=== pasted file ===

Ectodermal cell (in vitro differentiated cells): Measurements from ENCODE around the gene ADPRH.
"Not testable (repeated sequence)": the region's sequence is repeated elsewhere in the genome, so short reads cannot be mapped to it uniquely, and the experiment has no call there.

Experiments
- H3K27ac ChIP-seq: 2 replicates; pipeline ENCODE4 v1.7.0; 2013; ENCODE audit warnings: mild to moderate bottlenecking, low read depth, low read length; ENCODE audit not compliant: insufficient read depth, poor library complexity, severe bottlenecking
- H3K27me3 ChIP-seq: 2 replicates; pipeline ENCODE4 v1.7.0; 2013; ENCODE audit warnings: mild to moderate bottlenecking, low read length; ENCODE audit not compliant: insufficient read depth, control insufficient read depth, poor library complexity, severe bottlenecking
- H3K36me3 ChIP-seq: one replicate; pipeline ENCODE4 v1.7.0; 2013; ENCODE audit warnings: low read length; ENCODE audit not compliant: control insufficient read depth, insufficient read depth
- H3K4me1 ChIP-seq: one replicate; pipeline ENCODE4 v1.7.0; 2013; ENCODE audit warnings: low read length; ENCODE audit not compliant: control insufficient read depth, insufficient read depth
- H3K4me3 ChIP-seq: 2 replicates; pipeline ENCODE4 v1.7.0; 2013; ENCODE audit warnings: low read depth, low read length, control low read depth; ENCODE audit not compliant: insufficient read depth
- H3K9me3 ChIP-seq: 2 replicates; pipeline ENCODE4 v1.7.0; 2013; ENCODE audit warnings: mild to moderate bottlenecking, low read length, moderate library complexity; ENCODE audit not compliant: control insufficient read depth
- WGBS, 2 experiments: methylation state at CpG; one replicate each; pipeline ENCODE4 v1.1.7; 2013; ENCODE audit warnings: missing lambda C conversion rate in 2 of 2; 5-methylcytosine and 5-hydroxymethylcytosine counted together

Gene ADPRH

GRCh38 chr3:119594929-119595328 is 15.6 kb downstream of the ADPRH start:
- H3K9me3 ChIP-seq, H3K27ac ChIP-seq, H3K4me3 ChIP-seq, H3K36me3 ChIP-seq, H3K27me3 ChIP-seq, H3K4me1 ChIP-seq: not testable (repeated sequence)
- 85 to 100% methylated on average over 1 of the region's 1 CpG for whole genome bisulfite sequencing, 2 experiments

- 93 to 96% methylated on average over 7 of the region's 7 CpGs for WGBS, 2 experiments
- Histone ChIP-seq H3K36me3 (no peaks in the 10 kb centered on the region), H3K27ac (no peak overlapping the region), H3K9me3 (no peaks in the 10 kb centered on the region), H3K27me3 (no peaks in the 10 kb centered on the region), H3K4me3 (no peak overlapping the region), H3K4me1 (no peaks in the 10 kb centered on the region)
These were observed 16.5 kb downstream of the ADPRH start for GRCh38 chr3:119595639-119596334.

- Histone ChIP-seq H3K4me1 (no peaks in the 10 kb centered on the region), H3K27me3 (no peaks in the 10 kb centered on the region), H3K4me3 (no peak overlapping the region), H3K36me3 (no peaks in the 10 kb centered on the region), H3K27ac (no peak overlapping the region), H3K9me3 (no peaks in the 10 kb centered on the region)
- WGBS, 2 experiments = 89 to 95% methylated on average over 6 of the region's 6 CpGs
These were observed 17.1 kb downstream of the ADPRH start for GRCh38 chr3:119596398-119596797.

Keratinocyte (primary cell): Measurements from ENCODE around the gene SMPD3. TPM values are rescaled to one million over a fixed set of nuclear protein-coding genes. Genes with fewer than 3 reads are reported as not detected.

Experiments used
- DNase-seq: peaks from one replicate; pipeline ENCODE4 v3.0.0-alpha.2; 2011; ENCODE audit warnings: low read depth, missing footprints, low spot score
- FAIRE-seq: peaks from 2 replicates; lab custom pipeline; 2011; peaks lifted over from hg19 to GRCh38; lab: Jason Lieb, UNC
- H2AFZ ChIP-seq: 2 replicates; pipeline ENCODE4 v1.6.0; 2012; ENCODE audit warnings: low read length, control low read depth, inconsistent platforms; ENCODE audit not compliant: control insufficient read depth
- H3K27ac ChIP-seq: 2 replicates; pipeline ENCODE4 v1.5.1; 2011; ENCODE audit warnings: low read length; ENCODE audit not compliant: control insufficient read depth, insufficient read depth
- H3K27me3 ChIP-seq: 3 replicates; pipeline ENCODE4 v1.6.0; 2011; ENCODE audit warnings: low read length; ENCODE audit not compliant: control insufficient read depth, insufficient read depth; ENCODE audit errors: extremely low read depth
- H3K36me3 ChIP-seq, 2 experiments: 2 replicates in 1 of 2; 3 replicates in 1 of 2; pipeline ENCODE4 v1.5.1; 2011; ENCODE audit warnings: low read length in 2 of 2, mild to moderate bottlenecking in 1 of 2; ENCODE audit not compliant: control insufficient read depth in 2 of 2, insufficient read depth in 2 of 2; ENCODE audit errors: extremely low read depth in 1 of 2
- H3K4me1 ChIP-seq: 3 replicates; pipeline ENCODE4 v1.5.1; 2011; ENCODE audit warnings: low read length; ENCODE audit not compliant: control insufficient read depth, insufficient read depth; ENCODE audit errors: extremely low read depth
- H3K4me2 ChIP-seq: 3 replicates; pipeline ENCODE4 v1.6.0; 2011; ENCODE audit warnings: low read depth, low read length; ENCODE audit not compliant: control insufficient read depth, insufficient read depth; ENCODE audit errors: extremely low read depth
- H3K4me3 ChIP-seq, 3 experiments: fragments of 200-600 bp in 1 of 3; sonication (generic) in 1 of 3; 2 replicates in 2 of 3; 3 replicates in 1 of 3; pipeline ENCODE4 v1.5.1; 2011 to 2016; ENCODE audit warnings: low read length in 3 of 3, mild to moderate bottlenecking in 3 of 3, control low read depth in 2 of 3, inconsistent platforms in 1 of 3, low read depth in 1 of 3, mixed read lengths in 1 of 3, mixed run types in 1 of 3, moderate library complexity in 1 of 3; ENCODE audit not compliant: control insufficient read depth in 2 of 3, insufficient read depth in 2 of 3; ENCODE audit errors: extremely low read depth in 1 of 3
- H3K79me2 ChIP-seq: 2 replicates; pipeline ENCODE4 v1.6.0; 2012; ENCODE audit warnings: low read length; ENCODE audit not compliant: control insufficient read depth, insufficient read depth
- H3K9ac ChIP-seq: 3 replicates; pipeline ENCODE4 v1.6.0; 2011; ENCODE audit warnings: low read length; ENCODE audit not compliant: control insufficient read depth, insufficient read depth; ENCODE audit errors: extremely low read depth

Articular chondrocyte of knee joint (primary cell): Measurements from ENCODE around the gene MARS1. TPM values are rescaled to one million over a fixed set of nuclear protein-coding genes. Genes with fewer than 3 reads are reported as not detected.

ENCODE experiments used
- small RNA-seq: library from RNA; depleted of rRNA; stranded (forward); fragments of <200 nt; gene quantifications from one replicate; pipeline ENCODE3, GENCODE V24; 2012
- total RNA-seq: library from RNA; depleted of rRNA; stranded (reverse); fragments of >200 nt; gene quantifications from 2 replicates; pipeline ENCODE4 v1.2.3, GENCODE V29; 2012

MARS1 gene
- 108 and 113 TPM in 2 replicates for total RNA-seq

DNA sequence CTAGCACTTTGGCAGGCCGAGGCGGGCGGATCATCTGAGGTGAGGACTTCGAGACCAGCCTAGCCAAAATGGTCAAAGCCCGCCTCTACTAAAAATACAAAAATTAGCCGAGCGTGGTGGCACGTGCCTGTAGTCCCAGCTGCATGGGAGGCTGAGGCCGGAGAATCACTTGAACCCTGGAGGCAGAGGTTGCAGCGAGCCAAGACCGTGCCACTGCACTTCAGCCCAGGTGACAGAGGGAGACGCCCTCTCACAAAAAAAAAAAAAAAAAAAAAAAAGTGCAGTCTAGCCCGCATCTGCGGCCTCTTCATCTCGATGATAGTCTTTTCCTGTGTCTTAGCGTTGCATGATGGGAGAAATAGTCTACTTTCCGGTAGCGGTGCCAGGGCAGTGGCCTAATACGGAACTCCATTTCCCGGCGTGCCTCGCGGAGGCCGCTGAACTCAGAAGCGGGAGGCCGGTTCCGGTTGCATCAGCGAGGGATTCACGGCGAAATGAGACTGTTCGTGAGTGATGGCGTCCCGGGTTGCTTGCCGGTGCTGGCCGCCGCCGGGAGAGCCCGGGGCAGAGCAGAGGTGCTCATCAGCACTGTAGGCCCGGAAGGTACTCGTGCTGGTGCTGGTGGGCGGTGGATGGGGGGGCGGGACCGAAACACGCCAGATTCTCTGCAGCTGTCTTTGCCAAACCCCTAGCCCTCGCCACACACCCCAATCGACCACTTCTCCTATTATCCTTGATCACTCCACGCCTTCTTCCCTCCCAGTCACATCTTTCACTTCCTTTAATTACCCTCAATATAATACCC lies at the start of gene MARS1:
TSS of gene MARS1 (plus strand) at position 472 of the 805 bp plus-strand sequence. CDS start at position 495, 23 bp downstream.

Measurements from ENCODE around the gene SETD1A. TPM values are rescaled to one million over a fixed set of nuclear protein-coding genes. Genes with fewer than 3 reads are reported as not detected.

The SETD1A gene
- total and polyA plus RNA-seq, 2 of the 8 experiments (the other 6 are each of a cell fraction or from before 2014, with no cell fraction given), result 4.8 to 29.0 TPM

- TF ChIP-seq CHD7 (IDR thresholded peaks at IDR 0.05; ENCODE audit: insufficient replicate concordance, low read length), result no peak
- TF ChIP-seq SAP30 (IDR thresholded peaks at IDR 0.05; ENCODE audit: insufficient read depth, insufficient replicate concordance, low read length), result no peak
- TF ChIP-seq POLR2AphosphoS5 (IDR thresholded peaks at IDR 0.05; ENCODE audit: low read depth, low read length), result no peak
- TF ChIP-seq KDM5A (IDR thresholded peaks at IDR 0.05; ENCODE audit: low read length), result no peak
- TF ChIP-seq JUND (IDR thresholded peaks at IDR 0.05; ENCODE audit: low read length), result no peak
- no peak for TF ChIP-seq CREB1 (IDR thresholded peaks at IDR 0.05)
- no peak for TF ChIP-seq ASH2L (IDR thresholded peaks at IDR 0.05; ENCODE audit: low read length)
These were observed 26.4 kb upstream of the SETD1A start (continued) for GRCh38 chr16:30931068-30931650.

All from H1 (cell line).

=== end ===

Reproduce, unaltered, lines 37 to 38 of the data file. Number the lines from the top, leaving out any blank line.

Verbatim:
- total RNA-seq: library from RNA; depleted of rRNA; stranded (reverse); fragments of >200 nt; gene quantifications from 2 replicates; pipeline ENCODE4 v1.2.3, GENCODE V29; 2012

MARS1 gene